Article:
David Caruso (Mitch)

Another one of the Hope Deputies, Mitch (David Caruso) initially treats Rambo poorly, but changes his tune after seeing the scars all over the man's body. He sees the danger in this stranger and points it out to the others, uttering the classic line, "We ain't huntin' him. He's huntin' us." That turns out to be true, as Mitch becomes the first of the deputies to fall to Rambo after getting stabbed in the leg. He did not appear in the film after that, but we did blow the whistle on Galt's brutal treatment of Rambo.

Caruso's star did not take off immediately after "First Blood." He scored a recurring role on "Hill Street Blues," which was created by Steven Bochco. He went on to appear in "Twins," "King of New York," and "Mad Dog and Glory" before he scored the role of Detective John Kelly in the groundbreaking "NYPD Blue," also produced by Bochco. Caruso decided to bail out after just one season, though, and tried becoming a movie star with projects like "Jade" and "Kiss Of Death." It did not work.

After kicking around for a while, he returned to TV prominence as sunglasses maestro Horatio Caine in "CSI: Miami." However, since that show went off the air in 2012, Caruso hasn't done anything acting-wise.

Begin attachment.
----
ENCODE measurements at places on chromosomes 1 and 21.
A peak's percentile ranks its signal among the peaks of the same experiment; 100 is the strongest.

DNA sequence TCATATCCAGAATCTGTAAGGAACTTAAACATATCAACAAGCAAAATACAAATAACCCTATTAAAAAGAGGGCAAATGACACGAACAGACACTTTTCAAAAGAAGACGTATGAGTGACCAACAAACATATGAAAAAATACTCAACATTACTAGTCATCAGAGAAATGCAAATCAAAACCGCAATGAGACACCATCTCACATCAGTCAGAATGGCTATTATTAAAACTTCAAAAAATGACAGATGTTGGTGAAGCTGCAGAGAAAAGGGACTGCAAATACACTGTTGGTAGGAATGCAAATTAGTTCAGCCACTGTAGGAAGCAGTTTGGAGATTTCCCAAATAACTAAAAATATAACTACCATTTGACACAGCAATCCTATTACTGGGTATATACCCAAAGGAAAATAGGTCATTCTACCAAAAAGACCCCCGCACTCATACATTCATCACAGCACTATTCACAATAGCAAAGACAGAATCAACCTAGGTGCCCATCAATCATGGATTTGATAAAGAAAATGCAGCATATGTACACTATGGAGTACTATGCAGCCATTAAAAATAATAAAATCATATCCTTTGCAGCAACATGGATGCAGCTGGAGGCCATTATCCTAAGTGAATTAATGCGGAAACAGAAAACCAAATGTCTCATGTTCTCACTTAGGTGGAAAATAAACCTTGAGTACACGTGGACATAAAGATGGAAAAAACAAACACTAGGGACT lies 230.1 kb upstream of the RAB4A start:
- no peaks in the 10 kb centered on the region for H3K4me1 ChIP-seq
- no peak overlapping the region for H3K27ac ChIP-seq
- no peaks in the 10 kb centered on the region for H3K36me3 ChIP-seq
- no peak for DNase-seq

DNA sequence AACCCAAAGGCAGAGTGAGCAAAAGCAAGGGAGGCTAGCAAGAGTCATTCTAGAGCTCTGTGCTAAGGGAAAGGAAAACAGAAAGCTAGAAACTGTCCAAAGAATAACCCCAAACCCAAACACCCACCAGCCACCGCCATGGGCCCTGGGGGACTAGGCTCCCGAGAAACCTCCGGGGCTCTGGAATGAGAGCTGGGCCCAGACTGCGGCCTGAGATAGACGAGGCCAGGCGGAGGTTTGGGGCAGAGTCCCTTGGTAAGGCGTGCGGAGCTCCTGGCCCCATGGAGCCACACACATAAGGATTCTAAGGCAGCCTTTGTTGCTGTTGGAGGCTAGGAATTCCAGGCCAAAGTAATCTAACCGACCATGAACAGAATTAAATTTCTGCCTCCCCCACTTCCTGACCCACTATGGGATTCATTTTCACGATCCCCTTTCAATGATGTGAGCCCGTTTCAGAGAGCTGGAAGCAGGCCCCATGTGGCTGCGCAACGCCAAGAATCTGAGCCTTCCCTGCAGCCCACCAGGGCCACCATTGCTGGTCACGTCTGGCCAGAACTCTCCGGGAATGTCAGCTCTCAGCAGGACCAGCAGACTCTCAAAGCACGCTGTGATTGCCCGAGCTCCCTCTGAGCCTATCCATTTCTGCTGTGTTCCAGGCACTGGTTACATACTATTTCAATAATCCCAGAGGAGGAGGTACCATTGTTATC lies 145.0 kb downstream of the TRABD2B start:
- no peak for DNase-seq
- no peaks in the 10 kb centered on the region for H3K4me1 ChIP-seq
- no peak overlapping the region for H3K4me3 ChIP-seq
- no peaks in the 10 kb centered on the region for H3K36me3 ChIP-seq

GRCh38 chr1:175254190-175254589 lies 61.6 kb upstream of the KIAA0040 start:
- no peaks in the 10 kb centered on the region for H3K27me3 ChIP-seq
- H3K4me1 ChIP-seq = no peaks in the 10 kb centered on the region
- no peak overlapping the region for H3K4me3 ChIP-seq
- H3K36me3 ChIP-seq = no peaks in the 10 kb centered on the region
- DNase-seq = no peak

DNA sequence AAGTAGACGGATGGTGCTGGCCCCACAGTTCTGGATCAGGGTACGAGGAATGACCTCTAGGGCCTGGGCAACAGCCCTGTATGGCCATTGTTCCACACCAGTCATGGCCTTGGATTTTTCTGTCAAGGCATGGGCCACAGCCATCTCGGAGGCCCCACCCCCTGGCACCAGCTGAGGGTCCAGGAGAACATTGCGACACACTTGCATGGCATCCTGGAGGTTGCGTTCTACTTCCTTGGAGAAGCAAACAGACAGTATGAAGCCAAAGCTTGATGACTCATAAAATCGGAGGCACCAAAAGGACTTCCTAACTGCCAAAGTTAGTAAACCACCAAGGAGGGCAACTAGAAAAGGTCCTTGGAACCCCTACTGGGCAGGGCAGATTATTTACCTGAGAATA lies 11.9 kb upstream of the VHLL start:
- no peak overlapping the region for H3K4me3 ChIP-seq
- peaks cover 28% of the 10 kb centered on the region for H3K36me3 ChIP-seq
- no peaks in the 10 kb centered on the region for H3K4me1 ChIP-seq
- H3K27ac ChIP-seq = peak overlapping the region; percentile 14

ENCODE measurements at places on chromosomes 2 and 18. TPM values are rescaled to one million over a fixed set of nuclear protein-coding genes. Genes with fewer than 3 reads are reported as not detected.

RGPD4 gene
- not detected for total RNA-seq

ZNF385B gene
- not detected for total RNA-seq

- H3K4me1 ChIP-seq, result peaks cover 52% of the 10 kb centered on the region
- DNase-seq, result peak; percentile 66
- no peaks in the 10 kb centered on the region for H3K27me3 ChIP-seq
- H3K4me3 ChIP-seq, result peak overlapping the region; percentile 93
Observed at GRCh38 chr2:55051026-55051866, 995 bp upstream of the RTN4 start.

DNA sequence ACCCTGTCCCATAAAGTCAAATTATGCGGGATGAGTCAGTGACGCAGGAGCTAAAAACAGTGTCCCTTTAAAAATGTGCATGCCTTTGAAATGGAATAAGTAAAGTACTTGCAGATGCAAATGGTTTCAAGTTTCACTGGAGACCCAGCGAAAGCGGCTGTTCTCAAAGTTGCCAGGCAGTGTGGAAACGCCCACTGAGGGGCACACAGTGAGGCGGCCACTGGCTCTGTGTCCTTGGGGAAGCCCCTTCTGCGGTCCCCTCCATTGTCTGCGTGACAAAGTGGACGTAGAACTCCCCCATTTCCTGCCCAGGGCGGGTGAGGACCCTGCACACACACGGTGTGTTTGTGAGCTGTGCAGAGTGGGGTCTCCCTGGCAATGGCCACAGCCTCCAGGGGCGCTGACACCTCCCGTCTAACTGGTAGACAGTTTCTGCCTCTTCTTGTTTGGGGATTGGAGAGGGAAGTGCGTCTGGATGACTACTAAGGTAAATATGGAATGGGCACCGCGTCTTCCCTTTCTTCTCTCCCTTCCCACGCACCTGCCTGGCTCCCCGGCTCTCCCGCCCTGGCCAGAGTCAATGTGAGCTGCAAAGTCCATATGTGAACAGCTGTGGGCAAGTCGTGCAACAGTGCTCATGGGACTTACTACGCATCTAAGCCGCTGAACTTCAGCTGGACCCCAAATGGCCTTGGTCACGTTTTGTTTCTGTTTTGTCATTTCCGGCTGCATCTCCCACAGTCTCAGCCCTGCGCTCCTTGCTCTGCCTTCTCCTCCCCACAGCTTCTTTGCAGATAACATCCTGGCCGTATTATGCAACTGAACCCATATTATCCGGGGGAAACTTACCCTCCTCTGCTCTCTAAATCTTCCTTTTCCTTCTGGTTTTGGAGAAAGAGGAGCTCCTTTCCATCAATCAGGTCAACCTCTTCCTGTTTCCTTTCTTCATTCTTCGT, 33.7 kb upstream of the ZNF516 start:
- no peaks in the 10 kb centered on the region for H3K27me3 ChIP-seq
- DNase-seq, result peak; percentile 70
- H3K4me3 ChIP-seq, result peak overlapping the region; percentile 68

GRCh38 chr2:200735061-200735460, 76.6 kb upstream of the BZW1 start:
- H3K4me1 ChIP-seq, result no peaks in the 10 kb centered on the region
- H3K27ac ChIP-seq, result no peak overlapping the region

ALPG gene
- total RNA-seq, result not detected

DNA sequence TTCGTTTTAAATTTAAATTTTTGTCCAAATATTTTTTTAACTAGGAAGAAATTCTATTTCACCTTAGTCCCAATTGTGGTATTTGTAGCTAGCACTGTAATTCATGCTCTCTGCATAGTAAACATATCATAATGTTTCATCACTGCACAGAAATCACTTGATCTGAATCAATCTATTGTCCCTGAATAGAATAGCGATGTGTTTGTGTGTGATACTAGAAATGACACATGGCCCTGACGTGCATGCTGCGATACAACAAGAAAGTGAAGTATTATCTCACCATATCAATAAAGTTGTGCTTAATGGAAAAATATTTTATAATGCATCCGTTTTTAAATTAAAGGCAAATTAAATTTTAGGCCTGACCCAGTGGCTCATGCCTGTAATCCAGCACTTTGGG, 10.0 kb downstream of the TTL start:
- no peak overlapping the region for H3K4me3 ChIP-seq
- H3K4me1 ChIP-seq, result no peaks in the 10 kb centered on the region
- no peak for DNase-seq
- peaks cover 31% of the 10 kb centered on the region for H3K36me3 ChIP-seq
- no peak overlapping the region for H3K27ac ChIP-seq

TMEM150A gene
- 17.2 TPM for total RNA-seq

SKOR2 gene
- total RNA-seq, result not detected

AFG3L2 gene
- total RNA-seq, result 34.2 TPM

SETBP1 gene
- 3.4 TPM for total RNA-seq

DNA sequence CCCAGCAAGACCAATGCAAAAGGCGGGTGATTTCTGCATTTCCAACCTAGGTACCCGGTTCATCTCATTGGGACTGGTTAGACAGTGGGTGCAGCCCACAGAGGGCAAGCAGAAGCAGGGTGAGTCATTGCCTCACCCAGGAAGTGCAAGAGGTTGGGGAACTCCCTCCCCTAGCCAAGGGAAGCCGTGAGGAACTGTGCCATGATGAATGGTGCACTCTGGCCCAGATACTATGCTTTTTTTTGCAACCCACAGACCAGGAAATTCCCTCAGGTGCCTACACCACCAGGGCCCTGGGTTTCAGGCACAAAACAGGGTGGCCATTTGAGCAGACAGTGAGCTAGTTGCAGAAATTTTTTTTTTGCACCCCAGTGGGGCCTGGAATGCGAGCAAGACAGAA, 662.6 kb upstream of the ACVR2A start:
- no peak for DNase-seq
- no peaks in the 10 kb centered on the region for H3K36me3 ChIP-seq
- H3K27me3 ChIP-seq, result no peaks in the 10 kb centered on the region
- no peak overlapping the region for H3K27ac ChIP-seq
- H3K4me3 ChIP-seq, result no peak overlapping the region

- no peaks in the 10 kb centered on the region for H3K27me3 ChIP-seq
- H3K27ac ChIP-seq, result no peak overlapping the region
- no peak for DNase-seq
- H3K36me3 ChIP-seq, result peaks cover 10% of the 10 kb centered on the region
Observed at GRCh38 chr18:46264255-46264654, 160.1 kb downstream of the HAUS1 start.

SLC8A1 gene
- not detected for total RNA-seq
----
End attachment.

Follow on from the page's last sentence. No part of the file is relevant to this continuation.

Alf Humphreys (Lester)

Deputy Lester (Alf Humphreys) had nothing to do with Rambo's incarceration and the terrible things that happened during that time. He was coming back to the station with his arms full when the escaping Rambo punched him in the face. Stallone admits in the Blu-ray commentary that he accidentally punched him in the face for real, which is why Lester spends the rest of the film with black eyes and a bandage on his nose.

"First Blood" came just in the first few years of Humphreys' long career, but before that he appeared in a pair of notable horror films: "Funeral Home" and "My Bloody Valentine." Humphreys played another police officer in the seminal Jackie Chan vehicle "Rumble in the Bronx" and also showed up in "Jack Reed: One of Our Own" along with "First Blood" co-star Dennehy. You may also know him from his trio of "X-Files" appearances or his parts in "Final Destination 2," "X2: X-Men United," and two of the live-action "Diary of a Wimpy Kid" movies. Humphreys worked right up until his death in 2018.